The product and design team at Axial is only 6 people (3 in each discipline, excluding me) so we run as a very flat group, working in cross-functional teams. But the flatness of an organization doesn’t mean that everyone in the team can’t try to improve their leadership game.
Leadership isn’t bossing people around. It’s not writing reviews or determining when someone gets a raise. It’s not managing a budget. Those are things you often have to do as a leader, but they aren’t leadership.
Leadership is raising the level of the team, and the individuals on the team, to do great work.
When you think of it that way, you realize that it doesn’t require a job title. You don’t need hard power when people welcome your influence. The most important thing is to have a leadership state of mind.
- Are you raising the optimism and morale of the team?
- Are you actively helping to ensure shared focus and shared understanding across the team?
- Are you thinking about ways to not only improve your own skills but the skills of people around you? most importantly, are you taking action on those ideas?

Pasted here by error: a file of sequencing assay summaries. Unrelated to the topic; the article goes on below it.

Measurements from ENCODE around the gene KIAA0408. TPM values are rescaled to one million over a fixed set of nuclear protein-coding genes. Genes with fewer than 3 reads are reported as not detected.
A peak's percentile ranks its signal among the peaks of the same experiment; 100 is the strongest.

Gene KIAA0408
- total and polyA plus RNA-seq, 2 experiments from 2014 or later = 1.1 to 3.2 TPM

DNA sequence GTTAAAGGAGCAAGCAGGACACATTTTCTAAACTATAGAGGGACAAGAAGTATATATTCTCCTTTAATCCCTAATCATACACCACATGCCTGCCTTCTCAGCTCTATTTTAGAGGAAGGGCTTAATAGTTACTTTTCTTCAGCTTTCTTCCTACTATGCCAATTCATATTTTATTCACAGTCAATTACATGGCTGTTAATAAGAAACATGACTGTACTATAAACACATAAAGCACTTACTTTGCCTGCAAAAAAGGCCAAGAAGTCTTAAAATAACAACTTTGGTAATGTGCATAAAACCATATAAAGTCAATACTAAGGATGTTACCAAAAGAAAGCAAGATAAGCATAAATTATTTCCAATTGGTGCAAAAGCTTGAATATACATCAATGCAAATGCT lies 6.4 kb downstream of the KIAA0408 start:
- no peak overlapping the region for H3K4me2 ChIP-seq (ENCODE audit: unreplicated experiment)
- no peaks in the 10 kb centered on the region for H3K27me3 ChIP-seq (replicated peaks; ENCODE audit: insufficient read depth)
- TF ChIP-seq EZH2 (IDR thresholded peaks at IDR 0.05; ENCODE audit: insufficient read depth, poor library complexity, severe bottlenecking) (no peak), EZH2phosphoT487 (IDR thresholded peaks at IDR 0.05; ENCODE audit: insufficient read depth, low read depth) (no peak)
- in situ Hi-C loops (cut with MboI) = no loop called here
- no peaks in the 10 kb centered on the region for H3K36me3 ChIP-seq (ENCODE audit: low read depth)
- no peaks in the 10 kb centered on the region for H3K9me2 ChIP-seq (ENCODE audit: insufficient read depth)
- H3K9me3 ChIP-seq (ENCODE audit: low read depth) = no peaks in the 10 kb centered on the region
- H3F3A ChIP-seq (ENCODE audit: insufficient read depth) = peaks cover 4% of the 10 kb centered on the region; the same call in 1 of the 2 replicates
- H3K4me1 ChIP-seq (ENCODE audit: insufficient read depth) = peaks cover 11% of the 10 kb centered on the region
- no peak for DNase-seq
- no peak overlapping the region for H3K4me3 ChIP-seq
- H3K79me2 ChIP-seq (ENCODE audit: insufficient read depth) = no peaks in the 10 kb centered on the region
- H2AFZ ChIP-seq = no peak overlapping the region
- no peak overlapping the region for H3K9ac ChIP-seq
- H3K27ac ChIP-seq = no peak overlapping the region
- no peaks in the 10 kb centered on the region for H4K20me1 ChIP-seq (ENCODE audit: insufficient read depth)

- Are you mentoring, collaborating, challenging, and inspiring the team to do better work? are you doing this in a way that does not come across as arrogant – meaning that you are a good listener and open to others’ ideas?
- When you interview job candidates, are you setting a really high bar? are you thinking about finding someone with new perspectives? are you thinking about how the person will fit in as a puzzle piece to lift up vs weight down the team?
- Are you thinking about the impact and connectivity of the team on and to the rest of the organization?
You don’t need to get permission from a boss to do and help with those things. A leadership state of mind means you think about them and you take action on them. Of course, a good boss will very much appreciate when you engage her with ideas and a proclivity towards action on these ideas.
And a final note: I’ve learned the hard way that people who wait to be handed the crown won’t be great at what they do with it when they get it.
(originally posted on Medium)